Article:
Continuing with our self-reference, our blog post of March 7, “How to Tell if Your Website Needs a Redesign,” discussed how a responsive website that changes based on the needs of the users and the device they’re viewing it on is mandatory.

Responsive web design allows a website to respond to the user’s behavior and environment based on screen size, platform and orientation. The practice consists of a mix of flexible grids and layouts, images and an intelligent use of CSS media queries. As the user switches from laptop to mobile devices, the website automatically accommodates for resolution, image size and scripting abilities.

Responsive web design gives visitors a seamless user experience (UX) on all mobile devices. Orlando SEO, Orlando Digital Marketing, Orlando Web Design, Best Lake Mary SEO Company

According to Google, 61% of users are highly unlikely to return to a website that doesn’t work well on mobile, with 40% moving on to visit a competitor’s site. Couple this intrinsic drawback with diminished rankings from not having a website optimized for mobile-first indexing, and you can see how detrimental a non-mobile responsive website can be to your bottom line.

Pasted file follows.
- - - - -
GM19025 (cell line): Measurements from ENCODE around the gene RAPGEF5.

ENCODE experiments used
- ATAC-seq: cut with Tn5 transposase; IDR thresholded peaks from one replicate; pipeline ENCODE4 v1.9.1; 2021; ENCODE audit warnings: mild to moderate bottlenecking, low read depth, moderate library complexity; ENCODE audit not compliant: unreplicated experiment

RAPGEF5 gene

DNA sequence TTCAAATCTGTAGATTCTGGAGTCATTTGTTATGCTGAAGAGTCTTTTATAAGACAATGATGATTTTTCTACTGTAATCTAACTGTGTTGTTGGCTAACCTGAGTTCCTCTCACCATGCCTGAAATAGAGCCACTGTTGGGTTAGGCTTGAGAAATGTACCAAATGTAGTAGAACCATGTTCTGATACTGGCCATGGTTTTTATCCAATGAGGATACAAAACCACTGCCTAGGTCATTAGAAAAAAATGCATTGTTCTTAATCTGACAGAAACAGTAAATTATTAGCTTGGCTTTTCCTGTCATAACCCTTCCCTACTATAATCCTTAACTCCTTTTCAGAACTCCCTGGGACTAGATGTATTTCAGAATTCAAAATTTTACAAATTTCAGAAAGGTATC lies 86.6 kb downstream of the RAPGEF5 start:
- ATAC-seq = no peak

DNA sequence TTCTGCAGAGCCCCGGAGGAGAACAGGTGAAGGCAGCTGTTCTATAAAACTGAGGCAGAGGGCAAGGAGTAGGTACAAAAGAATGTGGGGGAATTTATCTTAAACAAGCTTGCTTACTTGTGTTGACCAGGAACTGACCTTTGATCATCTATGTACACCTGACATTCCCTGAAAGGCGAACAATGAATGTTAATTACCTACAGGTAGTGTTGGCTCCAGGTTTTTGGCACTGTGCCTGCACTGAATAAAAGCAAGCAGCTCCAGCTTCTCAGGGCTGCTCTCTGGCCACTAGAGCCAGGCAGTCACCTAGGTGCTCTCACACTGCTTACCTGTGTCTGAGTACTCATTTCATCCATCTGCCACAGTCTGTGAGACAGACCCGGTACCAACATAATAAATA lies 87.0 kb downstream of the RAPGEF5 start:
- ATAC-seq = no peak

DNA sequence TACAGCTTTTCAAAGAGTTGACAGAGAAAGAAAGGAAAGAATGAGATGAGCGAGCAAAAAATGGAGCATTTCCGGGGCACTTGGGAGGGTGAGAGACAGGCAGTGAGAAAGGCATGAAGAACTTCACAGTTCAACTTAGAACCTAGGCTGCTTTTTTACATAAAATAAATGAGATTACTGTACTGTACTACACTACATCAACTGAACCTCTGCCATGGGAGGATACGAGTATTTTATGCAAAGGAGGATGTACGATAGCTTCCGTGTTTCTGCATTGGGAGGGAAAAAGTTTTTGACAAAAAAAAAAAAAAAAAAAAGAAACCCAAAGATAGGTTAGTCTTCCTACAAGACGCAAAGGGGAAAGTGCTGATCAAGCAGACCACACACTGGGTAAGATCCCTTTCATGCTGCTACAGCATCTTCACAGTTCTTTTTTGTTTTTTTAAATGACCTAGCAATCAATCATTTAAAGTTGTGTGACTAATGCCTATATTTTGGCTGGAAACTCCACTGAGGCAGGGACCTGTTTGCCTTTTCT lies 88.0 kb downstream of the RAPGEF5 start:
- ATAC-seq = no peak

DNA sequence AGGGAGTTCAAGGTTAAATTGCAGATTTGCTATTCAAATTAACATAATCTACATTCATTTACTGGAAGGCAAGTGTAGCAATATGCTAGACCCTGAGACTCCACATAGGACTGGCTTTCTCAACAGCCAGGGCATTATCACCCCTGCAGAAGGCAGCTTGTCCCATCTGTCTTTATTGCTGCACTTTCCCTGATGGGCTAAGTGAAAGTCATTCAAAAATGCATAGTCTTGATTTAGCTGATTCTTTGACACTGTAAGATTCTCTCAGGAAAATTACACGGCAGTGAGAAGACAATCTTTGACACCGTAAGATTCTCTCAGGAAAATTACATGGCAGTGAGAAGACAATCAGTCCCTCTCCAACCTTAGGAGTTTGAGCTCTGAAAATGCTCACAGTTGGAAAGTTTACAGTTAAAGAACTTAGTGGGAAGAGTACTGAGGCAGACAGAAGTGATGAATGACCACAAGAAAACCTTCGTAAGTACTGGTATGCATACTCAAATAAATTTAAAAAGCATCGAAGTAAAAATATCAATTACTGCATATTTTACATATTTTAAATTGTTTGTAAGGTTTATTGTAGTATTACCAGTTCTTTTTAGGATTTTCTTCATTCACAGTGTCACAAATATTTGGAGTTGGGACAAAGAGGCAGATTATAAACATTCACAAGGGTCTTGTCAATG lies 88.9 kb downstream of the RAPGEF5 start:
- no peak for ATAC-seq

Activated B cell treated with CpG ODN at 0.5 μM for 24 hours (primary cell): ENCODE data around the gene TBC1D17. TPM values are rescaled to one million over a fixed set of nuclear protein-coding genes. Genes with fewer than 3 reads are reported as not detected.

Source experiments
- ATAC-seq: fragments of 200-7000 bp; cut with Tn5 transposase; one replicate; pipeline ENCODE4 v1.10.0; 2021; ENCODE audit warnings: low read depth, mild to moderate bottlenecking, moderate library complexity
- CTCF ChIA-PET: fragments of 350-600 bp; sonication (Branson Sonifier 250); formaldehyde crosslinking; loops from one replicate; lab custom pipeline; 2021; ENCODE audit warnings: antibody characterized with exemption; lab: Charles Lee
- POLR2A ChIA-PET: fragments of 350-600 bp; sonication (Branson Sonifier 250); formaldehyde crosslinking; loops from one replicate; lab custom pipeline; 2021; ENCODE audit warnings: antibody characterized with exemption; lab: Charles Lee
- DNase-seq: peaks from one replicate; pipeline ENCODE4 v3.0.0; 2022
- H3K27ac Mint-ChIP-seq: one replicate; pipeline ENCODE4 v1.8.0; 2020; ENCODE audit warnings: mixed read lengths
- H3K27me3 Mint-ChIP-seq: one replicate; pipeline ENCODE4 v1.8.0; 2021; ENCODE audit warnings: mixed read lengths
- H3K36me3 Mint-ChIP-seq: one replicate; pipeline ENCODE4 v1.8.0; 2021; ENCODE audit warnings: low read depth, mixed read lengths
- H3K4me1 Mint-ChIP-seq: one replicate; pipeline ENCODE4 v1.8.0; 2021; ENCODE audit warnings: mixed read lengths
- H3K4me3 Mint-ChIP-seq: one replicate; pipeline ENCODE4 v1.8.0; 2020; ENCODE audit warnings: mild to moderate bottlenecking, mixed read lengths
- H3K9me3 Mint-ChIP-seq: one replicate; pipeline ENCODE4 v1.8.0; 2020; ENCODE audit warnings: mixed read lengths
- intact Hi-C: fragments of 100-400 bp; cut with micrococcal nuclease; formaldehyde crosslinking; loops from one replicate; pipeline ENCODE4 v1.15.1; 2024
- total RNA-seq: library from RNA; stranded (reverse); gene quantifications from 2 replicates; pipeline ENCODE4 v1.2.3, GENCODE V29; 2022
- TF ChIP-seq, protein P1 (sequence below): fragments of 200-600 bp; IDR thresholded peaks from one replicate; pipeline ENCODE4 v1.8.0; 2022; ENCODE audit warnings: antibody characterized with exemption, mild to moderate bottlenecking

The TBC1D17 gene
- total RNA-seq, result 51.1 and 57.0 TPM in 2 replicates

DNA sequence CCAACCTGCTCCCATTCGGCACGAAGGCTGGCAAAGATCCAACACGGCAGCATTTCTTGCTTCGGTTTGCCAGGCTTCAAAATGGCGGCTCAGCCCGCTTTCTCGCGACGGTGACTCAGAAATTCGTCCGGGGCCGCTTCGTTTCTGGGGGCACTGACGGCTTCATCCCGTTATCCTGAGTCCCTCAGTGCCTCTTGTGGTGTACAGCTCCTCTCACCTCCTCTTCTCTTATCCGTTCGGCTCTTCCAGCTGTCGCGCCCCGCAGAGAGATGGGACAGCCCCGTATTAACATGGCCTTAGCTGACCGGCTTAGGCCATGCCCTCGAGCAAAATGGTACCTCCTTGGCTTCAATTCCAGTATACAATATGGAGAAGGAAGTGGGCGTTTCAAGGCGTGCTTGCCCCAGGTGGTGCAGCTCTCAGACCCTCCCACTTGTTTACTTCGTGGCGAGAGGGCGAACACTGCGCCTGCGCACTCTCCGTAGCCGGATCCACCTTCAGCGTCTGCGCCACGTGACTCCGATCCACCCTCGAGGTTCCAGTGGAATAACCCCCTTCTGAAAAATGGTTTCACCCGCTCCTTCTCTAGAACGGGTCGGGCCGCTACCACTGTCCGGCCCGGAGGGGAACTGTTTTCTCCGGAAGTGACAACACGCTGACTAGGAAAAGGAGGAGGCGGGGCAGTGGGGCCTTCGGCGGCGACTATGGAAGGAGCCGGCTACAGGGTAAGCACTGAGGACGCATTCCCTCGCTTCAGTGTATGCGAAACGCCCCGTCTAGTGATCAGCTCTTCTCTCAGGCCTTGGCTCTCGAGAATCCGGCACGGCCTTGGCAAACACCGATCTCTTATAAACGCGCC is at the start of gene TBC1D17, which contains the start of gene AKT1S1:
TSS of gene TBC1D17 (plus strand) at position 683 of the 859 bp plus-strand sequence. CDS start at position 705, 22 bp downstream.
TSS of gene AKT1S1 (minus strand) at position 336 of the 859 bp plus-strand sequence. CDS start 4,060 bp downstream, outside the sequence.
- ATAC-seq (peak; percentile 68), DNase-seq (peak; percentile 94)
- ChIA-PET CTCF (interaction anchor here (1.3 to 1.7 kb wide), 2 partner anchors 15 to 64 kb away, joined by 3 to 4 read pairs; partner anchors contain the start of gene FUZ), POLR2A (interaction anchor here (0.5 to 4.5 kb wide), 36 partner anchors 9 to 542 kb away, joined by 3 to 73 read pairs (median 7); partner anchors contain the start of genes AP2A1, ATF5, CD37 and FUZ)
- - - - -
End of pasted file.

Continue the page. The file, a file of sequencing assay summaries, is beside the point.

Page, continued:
SEMRush offers the following advice for getting your website ready for mobile-first indexing:

• Aim for a loading speed of less than two seconds.
• Make sure your content is the same from desktop to mobile.
• Be aware that there is no longer a need to block CSS, JavaScript or images.
• Consider including expendable content on your mobile site – such as accordions, expandable boxes and content hidden in tabs. While this wasn’t weighted very high on desktop sites, it will be on mobile.

Of course, the best way to ensure your website is ready for this transformation is to work with a web design company that keeps up-to-date with industry changes. Virtual Stacks Systems is a full-service digital marketing company with 25 years of experience that includes developing websites for a wide range of businesses and organizations. Contact us today, so you can be ready for high rankings tomorrow!

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Measuring the ROI of Video Marketing – How to Capture the Unicorn

Is Your Video Marketing Strategy Working?